Driving home one night, stuck behind a rusty old car, Gabe sees a little girl’s face appear in the rear window. She mouths one word: ‘Daddy.’ It’s his five-year-old daughter, Izzy.
He never sees her again.
Three years later, Gabe spends his days and nights travelling up and down the motorway, searching for the car that took his daughter, refusing to give up hope, even though most people believe that Izzy is dead.
Fran and her daughter, Alice, also put in a lot of miles on the motorway. Not searching. But running. Trying to keep one step ahead of the people who want to hurt them. Because Fran knows the truth. She knows what really happened to Gabe’s daughter.
Then, the car that Gabe saw driving away that night is found, in a lake, with a body inside and Gabe is forced to confront events, not just from the night his daughter disappeared, but from far deeper in his past.
His search leads him to a group called The Other People.
If you have lost a loved one, The Other People want to help. Because they know what loss is like. They know what pain is like. They know what death is like.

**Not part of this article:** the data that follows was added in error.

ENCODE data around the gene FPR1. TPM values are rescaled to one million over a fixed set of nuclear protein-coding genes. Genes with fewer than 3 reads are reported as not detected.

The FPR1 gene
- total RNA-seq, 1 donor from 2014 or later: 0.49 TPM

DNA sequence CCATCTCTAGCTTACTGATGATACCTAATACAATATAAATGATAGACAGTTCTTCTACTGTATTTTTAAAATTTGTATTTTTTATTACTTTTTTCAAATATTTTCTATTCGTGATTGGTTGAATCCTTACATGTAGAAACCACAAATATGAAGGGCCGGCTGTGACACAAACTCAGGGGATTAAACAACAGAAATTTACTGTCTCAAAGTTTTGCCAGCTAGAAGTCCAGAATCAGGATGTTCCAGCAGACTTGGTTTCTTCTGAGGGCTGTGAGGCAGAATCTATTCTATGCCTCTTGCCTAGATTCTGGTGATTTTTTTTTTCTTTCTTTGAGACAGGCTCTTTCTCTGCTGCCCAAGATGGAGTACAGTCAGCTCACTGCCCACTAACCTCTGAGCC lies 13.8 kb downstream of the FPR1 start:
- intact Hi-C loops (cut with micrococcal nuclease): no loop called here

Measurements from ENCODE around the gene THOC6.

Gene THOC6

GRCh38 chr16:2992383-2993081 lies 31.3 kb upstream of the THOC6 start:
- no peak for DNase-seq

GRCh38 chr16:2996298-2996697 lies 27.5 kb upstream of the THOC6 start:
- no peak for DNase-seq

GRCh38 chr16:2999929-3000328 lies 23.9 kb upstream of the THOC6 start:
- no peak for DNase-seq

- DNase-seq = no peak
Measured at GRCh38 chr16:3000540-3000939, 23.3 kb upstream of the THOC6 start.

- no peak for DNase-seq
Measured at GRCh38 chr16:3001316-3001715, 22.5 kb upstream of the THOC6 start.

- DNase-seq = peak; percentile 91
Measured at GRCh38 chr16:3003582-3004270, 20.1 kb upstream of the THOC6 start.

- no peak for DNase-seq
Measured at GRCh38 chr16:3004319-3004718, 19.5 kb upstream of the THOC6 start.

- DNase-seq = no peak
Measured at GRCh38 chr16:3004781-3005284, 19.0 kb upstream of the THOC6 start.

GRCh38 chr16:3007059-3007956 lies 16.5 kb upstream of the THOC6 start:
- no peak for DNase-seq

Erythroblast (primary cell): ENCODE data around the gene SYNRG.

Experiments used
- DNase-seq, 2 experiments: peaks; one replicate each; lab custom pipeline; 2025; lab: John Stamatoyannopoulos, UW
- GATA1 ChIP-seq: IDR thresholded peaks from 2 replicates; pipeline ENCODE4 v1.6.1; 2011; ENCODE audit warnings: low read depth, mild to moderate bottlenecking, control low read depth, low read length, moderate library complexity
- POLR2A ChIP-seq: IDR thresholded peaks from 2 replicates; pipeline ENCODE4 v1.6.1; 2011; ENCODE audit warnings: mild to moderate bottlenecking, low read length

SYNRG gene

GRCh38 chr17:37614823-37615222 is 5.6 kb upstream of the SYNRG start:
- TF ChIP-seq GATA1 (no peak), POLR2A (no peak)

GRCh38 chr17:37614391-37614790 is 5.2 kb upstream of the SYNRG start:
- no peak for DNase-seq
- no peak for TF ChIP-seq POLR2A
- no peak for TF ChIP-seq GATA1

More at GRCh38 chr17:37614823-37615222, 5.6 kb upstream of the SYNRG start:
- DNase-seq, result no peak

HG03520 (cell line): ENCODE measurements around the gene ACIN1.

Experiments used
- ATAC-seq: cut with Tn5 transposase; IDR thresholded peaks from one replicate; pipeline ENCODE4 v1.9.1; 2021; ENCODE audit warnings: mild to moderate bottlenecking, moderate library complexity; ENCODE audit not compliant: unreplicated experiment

There’s just one problem . . . they want other people to know it too.
It’s no secret that I have struggled with reading thrillers of any kind in 2019, so I’ve developed a habit of steering clear of them for the past 6 months. Whether it be due to my hiatus from the genre, or the appeal that the author’s writing holds for me, I found this read to be a knockout amongst a sea of cookie cutter stories. As hold’s true to Tudor’s prior novels, this one does have a supernatural aspect, but more on that later. Even with the paranormal bit, The Other People feels the most like a traditional break-neck thriller, as opposed to a slow burning psychological suspense, and I am here for it.
“He was just considering changing lanes when the girl’s face appeared in the rear window, perfectly framed by the peeling stickers. She looked to be around five or six. Round-faced, pink-cheeked. Fine blonde hair pulled into two high pigtails.
His first thought was that she should be strapped into a car seat.
His second thought was IZZY.”
Right, so there’s a lot going on here. The prologue is spooky, and is continued in sparse snip-its alongside the past and present day narratives, where we see three main POVs. These seemingly unconnected sections do tie in, and this is revealed as the story proceeds. The story unfolds via 3 main players: Gabe, who’s daughter and wife were murdered years prior, but he believes that his daughter is actually still alive, Fran, who is on the run with child in tow, and Katie, who is a waitress at one of the service stations that Gabe frequents post losing his family. I don’t want to reveal too much, but if you’ve read any type of thriller before, you know that these separate threads will all come together by the end of the novel, and by golly do they collide in an explosion of sorts.